After nearly two months on the shelf, the Cleveland Indians announced on Tuesday that right fielder Lonnie Chisenhall had been activated from the 10-day disabled list.
Chisenhall’s return had been expected, as he had worked his way back through his rehab assignment with stops at Double-A Akron and Triple-A Columbus. The corresponding transaction to create room on the roster for the outfielder was much more surprising, as the Indians optioned center fielder Bradley Zimmer to Columbus.
Zimmer’s demotion resolved a lingering question regarding how the Indians were going to address the slew of outfield-related roster moves that were coming up for the ball club, which at one point had four different outfielders inactive. While some could still return to the MLB roster for the Indians at some point, there was simply no room for all of them, leading to some tough decisions for the front office both now and over the next couple of weeks.
Zimmer, unlike several players in that outfield mix, has minor league options remaining, and his performance at the plate has been inconsistent. Greg Allen, who many thought a leading candidate to lose a spot due to his own options status, has capitalized on regular playing time of late to push his batting average up to .263 in 24 games of work. Veterans Rajai Davis and Melky Cabrera have made minimal contributions, with the latter doing so in a small 13-game sample size since his call up from Columbus last month. Michael Brantley has been well worth every cent of his option picked up over the winter and could find himself on a third career All-Star team in July.
Zimmer, meanwhile has slashed just .226/.281/.330 in 34 games. He played just twice since being activated from his own disabled list stint on June 1 after missing more than three weeks from the ill effects of a collision with the outfield wall at Yankee Stadium in early May. He has struck out 44 times and walked just seven in 114 plate appearances with five doubles, two homers, and nine RBI on the year. Since returning to the active roster, he had gone 2-for-8 with two singles, but five strikeouts.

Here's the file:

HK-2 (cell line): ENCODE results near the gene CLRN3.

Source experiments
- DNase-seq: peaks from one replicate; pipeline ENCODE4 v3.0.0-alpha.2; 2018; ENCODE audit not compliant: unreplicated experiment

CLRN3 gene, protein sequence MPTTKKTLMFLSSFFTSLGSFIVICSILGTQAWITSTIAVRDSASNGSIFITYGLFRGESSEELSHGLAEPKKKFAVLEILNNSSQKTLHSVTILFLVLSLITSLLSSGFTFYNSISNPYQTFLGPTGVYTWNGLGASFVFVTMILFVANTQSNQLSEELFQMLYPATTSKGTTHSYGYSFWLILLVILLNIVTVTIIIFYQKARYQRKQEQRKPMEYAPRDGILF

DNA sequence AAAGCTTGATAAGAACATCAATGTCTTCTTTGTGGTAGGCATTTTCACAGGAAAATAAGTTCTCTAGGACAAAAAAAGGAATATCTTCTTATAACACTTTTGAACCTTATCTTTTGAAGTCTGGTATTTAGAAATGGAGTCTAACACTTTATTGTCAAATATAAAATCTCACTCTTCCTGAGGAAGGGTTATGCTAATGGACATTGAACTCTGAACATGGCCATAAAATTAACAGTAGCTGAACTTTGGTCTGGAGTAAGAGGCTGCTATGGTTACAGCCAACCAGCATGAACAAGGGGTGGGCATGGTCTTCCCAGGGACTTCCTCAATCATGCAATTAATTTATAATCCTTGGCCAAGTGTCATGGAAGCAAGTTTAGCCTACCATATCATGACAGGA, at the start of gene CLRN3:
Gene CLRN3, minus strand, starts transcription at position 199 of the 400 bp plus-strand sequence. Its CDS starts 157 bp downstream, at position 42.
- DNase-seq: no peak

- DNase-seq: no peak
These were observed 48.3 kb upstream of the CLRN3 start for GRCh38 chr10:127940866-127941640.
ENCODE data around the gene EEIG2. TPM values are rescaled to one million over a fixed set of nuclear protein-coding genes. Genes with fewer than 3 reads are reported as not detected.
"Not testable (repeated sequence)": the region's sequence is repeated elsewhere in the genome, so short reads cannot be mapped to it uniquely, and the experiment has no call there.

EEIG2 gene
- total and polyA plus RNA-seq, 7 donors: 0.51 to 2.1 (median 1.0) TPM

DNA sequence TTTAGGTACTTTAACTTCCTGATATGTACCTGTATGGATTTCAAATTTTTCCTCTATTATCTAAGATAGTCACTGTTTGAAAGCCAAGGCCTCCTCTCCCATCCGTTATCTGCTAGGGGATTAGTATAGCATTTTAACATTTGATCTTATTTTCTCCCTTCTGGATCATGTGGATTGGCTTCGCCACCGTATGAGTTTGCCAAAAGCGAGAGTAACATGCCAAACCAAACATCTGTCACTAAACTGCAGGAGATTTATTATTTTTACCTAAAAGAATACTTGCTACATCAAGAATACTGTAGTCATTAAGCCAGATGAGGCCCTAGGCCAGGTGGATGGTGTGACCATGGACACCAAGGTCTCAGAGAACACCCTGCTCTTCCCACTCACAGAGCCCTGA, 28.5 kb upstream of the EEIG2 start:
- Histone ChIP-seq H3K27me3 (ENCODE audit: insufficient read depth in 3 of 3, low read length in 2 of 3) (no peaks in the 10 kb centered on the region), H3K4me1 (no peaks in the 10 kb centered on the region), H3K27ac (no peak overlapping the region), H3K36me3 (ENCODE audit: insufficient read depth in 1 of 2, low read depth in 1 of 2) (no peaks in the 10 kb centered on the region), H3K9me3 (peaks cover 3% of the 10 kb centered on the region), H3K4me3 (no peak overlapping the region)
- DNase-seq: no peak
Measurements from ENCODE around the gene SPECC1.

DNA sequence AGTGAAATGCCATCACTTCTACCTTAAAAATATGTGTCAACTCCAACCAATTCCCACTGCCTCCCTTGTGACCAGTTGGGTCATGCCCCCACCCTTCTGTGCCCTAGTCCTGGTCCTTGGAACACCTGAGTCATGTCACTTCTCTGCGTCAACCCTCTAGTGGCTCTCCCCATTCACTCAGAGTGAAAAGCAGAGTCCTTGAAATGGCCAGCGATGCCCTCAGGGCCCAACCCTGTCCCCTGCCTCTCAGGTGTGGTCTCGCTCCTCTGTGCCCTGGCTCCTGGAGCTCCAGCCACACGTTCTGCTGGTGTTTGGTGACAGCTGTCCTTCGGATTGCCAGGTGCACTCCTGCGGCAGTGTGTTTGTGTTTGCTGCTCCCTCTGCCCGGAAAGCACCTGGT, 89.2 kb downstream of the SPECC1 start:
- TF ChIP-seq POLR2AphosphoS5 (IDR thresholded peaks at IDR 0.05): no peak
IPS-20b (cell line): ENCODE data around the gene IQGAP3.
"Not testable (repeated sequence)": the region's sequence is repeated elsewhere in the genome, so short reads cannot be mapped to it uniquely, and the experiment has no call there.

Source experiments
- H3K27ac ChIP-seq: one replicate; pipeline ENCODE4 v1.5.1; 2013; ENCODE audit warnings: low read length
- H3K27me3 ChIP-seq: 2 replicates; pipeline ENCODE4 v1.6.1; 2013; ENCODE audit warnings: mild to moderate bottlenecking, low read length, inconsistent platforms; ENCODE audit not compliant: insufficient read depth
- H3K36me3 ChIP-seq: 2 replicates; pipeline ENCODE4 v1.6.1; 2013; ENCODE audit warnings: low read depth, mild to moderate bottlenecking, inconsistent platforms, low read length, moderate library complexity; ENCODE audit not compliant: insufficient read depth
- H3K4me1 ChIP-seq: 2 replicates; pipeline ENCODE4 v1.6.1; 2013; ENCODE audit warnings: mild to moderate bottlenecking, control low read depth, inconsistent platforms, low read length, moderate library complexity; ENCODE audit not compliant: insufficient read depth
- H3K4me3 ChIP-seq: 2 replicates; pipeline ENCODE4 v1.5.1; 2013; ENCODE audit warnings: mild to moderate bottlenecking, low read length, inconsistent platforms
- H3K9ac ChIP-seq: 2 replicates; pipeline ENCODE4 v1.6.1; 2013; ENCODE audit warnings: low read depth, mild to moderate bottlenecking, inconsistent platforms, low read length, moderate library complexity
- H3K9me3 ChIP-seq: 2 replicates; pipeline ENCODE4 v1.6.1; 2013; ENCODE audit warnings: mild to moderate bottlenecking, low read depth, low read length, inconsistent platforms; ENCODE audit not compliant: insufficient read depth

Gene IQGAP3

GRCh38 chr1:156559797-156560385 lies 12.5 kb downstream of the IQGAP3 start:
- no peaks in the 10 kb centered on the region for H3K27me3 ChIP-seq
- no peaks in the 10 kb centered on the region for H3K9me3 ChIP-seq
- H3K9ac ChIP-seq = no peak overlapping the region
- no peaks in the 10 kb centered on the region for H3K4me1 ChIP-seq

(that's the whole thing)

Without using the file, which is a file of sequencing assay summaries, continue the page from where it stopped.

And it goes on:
“Offensively, it’s been a struggle for him. The strikeouts. We talked to him about that,” manager Terry Francona shared with the media prior to Tuesday’s game about the decision and talking to Zimmer with team president Chris Antonetti. “We wanted to talk to him together. A lot of guys have gone back to Triple-A and worked on their game and then come back. We fully believe that will happen with Zim. We want that. He’s our best center fielder. Trying to make some of the adjustments at the Major League level can be hard.”
The other outfielders mentioned, most notably Allen, Davis, and Cabrera, could be at risk when the Indians need to activate Brandon Guyer and Tyler Naquin from their rehab assignments. Guyer has scuffled all season, putting up a .150/.244/.325 line at the plate in 33 games before landing on the disabled list last weekend with a cervical strain. Naquin has been out since May 12 with a left hamstring strain, right as he began to heat up at the plate. He was performing better than Guyer, providing a .333/.367/.453 hitting line in with three doubles, two homers, and 11 RBI in 30 games.
The Indians are reportedly eyeing a Friday activation for Guyer in Detroit for their series with the Tigers. Naquin just began his rehab assignment on June 3, but he could also be optioned to the minors upon his return due to the lineup crunch.
Chisenhall rejoins the Indians lineup after appearing in nine games during his minor league rehab assignment in Akron and Columbus, hitting a combined .286 with three doubles, two homers, and six RBI. He had been sidelined since April 7, when he strained his right calf playing just his seventh game of the year.
He was hitting .235 (4-for-17) with three singles and a double at the time of his injury for the Indians.
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